The AI of SenseTime creates realistic deepfake videos22. January 2020
The AI of SenseTime creates realistic deepfake videos
Hong Kong, 22.1.2020
SenseTIme and academic researchers presented earlier this week a method for editing target portraits that uses an audio sequence to synthesize photorealistic video. In an online report, the researchers described how the new method for creating deep faces “is unique because it is highly dynamic”.
Thus, deepfakes – media that include a person in an existing image, audio or video recording and replace it with the image of another person – are becoming increasingly convincing. In this lucrative market, competition is particularly fierce in Asia.
In late 2019, researchers at Seoul-based Hyperconnect developed a tool (MarioNETte) that can manipulate the facial features of a historical figure, a politician or a CEO with nothing more than a webcam and still images.
Recently, a team from Hong Kong-based technology giant SenseTIme, Nanyang Technological University and the Institute of Automation of the Chinese Academy of Sciences recently proposed a method for manipulating target portrait photos that uses sound sequences to synthesize photorealistic video. Unlike MarioNETte, SenseTime’s technology is dynamic, meaning it is better able to handle media it has never encountered before. And the results are impressive, albeit disturbing in light of recent developments regarding Deepfakes.
The study’s co-authors, who describe the work, note that the task of “many-to-many translation” from audio-to-video – i.e. translation that does not require a single identity between source and target video – is a challenge. Typically, only a small number of videos are available to train an AI system, and each method has to cope with large audio-video variations between subjects and the lack of knowledge about scene geometry, materials, lighting and dynamics.
To overcome these challenges, the team uses the expression parameter space or the values for facial features set before the start of training as the target space for the audio-video mapping. They say that this helps the system learn the mapping more effectively than full pixels because expressions are more semantically relevant to the audio source and can be manipulated by generating parameters through machine learning algorithms.
The expression parameters generated by the researchers – combined with geometry and pose parameters of the target person – produce the reconstruction of a three-dimensional facial network with the same identity and head posture as the target, but with lip movements that match the source audio phonemes (perceptible different sound units). A specialized component ensures that the translation from audio to expression remains agnostic to the identity of the source audio, so that the translation is robust to variations in the voices of different people and the source audio. And the system extracts features – landmarks – from the person’s mouth region to ensure that each movement is accurately mapped by first displaying them as heat maps and then combining them with frames in the Ressource video, using the heat maps and frames as input to complete a mouth region.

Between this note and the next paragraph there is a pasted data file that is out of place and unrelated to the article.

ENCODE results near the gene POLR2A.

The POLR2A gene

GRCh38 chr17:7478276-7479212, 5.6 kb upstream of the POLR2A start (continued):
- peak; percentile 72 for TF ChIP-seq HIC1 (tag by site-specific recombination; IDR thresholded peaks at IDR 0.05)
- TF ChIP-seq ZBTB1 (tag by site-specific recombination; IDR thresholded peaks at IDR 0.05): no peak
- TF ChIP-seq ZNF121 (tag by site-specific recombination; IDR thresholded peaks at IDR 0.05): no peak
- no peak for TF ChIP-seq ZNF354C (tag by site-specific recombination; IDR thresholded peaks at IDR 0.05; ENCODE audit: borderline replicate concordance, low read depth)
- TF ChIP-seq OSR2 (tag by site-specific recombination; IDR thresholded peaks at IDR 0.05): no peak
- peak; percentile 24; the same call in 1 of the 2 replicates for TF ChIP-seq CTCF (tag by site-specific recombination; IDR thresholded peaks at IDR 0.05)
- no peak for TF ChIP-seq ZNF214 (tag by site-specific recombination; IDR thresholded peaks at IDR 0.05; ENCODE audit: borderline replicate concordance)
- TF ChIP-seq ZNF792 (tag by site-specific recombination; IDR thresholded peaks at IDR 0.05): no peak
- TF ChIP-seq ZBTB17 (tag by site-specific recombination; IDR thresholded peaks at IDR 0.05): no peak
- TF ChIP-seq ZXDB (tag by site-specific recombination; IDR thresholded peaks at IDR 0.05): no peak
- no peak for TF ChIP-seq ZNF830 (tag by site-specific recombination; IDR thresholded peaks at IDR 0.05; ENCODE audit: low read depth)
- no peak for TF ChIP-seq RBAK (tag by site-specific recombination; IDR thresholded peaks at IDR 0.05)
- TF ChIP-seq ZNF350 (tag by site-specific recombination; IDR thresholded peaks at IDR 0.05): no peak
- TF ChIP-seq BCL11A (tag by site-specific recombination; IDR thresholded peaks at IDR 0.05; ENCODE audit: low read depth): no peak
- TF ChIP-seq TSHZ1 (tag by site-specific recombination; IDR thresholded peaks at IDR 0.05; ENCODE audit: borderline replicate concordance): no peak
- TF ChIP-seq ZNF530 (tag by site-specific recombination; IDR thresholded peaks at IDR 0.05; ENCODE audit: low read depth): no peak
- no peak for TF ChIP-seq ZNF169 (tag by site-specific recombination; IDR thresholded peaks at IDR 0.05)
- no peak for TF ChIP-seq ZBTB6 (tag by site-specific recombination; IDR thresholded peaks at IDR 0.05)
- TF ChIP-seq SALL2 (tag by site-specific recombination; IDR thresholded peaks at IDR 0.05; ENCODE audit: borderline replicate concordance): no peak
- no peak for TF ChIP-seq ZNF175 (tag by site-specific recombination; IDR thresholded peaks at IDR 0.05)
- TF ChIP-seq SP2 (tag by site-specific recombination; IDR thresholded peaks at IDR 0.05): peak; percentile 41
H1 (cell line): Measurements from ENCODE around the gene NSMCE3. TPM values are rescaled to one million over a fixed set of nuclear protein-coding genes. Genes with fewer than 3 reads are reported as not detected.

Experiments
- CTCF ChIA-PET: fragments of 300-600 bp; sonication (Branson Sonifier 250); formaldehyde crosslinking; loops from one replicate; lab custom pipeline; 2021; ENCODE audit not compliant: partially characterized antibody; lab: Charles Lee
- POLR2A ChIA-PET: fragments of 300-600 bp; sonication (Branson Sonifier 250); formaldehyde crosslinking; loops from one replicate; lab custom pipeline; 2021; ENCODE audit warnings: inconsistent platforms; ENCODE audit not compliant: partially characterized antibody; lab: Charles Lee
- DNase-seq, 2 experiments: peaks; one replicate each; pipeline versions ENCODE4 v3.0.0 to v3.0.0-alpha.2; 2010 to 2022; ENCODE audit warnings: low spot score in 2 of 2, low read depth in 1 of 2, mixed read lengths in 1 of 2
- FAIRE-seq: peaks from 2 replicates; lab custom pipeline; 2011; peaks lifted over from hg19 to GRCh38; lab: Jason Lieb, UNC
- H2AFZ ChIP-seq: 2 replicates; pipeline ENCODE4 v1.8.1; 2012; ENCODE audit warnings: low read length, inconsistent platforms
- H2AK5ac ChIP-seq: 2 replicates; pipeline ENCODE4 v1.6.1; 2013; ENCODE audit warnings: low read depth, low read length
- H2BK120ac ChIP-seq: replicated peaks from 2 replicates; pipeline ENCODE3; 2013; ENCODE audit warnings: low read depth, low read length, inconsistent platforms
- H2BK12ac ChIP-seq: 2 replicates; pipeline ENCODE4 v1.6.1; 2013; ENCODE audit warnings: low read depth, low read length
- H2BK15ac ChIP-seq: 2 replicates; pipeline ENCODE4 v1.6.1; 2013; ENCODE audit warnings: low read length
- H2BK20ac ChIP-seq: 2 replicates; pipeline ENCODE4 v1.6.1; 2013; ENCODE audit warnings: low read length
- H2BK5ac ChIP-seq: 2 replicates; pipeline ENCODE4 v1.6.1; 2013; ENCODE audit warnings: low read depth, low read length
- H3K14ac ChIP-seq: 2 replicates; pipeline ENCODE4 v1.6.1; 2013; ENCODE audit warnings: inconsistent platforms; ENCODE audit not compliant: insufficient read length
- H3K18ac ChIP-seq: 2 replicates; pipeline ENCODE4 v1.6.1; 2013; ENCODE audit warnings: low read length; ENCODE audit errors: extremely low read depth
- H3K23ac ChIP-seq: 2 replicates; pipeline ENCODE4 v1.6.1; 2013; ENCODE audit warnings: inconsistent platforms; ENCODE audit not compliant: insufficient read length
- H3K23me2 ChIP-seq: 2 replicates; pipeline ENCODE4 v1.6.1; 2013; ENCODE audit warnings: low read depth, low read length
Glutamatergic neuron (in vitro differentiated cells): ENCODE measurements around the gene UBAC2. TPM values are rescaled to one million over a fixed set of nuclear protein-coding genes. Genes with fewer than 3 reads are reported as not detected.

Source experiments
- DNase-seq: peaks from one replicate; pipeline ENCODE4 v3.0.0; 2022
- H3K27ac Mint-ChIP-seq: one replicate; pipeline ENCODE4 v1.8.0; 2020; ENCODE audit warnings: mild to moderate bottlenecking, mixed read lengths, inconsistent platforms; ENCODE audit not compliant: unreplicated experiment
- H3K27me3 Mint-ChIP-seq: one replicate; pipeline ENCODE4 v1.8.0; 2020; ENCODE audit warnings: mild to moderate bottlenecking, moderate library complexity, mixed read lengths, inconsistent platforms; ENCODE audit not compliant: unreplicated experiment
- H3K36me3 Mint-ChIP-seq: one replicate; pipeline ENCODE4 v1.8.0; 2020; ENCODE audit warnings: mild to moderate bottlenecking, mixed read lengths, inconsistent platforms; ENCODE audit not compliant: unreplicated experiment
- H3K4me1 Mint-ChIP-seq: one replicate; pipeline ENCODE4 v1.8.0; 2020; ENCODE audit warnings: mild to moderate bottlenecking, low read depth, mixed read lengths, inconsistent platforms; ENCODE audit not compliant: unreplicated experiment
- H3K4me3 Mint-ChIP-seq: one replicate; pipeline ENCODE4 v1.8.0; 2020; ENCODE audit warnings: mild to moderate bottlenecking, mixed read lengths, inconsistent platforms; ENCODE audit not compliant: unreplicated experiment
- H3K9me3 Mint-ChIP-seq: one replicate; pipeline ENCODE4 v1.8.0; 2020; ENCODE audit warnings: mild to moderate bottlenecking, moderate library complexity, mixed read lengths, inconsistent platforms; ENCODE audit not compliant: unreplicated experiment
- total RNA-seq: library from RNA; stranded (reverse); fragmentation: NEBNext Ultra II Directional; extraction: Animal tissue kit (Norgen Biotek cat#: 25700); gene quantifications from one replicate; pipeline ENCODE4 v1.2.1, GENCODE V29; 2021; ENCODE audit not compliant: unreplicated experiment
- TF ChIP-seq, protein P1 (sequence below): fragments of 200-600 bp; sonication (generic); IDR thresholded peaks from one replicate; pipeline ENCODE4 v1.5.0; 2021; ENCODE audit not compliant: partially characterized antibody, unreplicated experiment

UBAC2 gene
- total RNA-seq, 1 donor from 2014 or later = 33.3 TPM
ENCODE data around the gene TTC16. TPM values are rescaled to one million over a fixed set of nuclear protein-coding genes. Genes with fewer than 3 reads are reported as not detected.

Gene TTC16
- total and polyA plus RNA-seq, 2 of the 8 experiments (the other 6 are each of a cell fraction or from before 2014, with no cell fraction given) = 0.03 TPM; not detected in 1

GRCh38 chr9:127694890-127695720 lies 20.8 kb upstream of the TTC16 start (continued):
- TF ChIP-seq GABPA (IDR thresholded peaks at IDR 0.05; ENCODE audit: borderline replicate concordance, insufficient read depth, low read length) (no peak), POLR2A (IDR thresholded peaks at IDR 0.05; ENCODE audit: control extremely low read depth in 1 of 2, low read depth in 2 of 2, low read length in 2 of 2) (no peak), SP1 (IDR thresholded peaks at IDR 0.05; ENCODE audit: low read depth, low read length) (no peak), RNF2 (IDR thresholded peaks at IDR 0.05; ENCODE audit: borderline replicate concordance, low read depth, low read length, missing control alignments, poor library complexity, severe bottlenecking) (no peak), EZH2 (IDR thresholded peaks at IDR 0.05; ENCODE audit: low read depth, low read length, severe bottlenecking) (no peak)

The researchers say that in a study where 100 volunteers were asked to evaluate the realism of 168 video clips, half of which were synthesized by the system, synthesized video was described as “real” in 55% of cases, while 70.1% of the time was used for basic truth. They attribute this to the superior ability of their system to capture teeth and details of facial texture, as well as features such as the corners of the mouth and nasolabial folds (the lines of indentation on both sides of the mouth that extend from the edge of the nose to the outer corners of the mouth).
The researchers admit that their system could be abused or misused for “various malicious purposes”, such as media manipulation or the “dissemination of malicious propaganda”. As remedies, they suggest “protective measures” and the adoption and enforcement of laws to mark edited videos as such. “Because we are at the forefront of developing creative and innovative technologies, we are working to develop methods to identify edited videos as a countermeasure,” they wrote, “We also encourage the public to act as watchdogs and report suspicious-looking videos to the authorities. By working together, we can promote cutting-edge and innovative technologies without compromising the public’s personal interest.
Unfortunately, these proposals hardly seem suitable to stem the flood of AI-generated deepfakes like the ones described above. The Amsterdam-based cyber security start-up Deeptrace found 14,698 Deepfake videos on the Internet at its last count in June and July, up from 7,964 last December – an increase of 84% in just seven months. This is worrying not only because Deepfakes could be used to influence public opinion during an election, for example, or to implicate someone in a crime they didn’t commit, but also because the technology has already generated pornographic material and defrauded companies out of hundreds of millions of dollars.